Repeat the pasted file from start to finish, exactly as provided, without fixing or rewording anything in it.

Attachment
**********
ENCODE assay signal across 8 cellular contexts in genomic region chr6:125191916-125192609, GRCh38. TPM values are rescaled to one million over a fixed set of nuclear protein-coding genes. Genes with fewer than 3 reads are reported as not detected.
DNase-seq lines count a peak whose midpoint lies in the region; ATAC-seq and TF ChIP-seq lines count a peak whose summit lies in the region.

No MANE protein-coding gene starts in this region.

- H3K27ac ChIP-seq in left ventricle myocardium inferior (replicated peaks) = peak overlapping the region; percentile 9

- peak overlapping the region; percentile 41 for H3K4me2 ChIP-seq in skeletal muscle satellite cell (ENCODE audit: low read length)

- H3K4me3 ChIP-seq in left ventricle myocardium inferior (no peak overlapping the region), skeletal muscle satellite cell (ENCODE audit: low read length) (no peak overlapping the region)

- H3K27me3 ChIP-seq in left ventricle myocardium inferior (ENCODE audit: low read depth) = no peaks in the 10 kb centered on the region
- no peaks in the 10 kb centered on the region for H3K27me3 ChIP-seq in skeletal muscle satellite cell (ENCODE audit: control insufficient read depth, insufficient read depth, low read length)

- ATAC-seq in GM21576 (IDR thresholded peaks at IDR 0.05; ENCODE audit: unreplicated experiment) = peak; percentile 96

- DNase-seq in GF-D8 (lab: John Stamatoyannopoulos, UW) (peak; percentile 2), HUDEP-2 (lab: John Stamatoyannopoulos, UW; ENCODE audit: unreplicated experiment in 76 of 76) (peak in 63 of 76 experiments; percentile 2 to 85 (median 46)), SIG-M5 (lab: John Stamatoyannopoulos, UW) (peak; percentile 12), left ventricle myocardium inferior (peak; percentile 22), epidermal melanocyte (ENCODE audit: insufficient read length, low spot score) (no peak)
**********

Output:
ENCODE assay signal across 8 cellular contexts in genomic region chr6:125191916-125192609, GRCh38. TPM values are rescaled to one million over a fixed set of nuclear protein-coding genes. Genes with fewer than 3 reads are reported as not detected.
DNase-seq lines count a peak whose midpoint lies in the region; ATAC-seq and TF ChIP-seq lines count a peak whose summit lies in the region.

No MANE protein-coding gene starts in this region.

- H3K27ac ChIP-seq in left ventricle myocardium inferior (replicated peaks) = peak overlapping the region; percentile 9

- peak overlapping the region; percentile 41 for H3K4me2 ChIP-seq in skeletal muscle satellite cell (ENCODE audit: low read length)

- H3K4me3 ChIP-seq in left ventricle myocardium inferior (no peak overlapping the region), skeletal muscle satellite cell (ENCODE audit: low read length) (no peak overlapping the region)

- H3K27me3 ChIP-seq in left ventricle myocardium inferior (ENCODE audit: low read depth) = no peaks in the 10 kb centered on the region
- no peaks in the 10 kb centered on the region for H3K27me3 ChIP-seq in skeletal muscle satellite cell (ENCODE audit: control insufficient read depth, insufficient read depth, low read length)

- ATAC-seq in GM21576 (IDR thresholded peaks at IDR 0.05; ENCODE audit: unreplicated experiment) = peak; percentile 96

- DNase-seq in GF-D8 (lab: John Stamatoyannopoulos, UW) (peak; percentile 2), HUDEP-2 (lab: John Stamatoyannopoulos, UW; ENCODE audit: unreplicated experiment in 76 of 76) (peak in 63 of 76 experiments; percentile 2 to 85 (median 46)), SIG-M5 (lab: John Stamatoyannopoulos, UW) (peak; percentile 12), left ventricle myocardium inferior (peak; percentile 22), epidermal melanocyte (ENCODE audit: insufficient read length, low spot score) (no peak)